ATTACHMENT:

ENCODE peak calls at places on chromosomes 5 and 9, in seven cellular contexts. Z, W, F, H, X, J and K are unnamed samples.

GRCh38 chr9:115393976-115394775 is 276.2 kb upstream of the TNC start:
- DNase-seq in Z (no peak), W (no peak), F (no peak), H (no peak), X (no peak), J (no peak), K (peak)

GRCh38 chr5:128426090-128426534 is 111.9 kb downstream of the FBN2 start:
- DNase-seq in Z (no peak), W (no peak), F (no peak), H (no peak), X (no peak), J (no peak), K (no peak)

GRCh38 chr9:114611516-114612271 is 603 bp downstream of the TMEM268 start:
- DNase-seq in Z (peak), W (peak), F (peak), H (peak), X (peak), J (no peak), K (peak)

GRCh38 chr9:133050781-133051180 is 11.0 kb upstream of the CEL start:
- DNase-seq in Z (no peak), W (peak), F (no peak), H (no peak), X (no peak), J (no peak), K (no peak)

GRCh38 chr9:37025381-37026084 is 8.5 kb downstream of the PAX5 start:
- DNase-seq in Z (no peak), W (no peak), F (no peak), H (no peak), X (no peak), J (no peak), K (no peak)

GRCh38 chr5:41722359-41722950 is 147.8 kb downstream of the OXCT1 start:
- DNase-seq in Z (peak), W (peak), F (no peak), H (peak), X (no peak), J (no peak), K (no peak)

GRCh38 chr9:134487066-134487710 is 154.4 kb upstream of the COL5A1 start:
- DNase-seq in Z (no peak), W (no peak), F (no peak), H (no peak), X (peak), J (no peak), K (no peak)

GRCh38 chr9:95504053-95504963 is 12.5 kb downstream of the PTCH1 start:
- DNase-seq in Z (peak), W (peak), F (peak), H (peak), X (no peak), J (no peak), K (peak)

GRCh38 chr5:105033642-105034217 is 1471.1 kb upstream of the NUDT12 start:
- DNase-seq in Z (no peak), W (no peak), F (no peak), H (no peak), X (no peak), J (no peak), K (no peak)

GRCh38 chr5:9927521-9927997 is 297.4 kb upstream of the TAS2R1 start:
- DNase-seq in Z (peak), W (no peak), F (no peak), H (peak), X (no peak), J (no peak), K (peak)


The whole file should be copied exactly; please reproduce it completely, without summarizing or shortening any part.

ENCODE peak calls at places on chromosomes 5 and 9, in seven cellular contexts. Z, W, F, H, X, J and K are unnamed samples.

GRCh38 chr9:115393976-115394775 is 276.2 kb upstream of the TNC start:
- DNase-seq in Z (no peak), W (no peak), F (no peak), H (no peak), X (no peak), J (no peak), K (peak)

GRCh38 chr5:128426090-128426534 is 111.9 kb downstream of the FBN2 start:
- DNase-seq in Z (no peak), W (no peak), F (no peak), H (no peak), X (no peak), J (no peak), K (no peak)

GRCh38 chr9:114611516-114612271 is 603 bp downstream of the TMEM268 start:
- DNase-seq in Z (peak), W (peak), F (peak), H (peak), X (peak), J (no peak), K (peak)

GRCh38 chr9:133050781-133051180 is 11.0 kb upstream of the CEL start:
- DNase-seq in Z (no peak), W (peak), F (no peak), H (no peak), X (no peak), J (no peak), K (no peak)

GRCh38 chr9:37025381-37026084 is 8.5 kb downstream of the PAX5 start:
- DNase-seq in Z (no peak), W (no peak), F (no peak), H (no peak), X (no peak), J (no peak), K (no peak)

GRCh38 chr5:41722359-41722950 is 147.8 kb downstream of the OXCT1 start:
- DNase-seq in Z (peak), W (peak), F (no peak), H (peak), X (no peak), J (no peak), K (no peak)

GRCh38 chr9:134487066-134487710 is 154.4 kb upstream of the COL5A1 start:
- DNase-seq in Z (no peak), W (no peak), F (no peak), H (no peak), X (peak), J (no peak), K (no peak)

GRCh38 chr9:95504053-95504963 is 12.5 kb downstream of the PTCH1 start:
- DNase-seq in Z (peak), W (peak), F (peak), H (peak), X (no peak), J (no peak), K (peak)

GRCh38 chr5:105033642-105034217 is 1471.1 kb upstream of the NUDT12 start:
- DNase-seq in Z (no peak), W (no peak), F (no peak), H (no peak), X (no peak), J (no peak), K (no peak)

GRCh38 chr5:9927521-9927997 is 297.4 kb upstream of the TAS2R1 start:
- DNase-seq in Z (peak), W (no peak), F (no peak), H (peak), X (no peak), J (no peak), K (peak)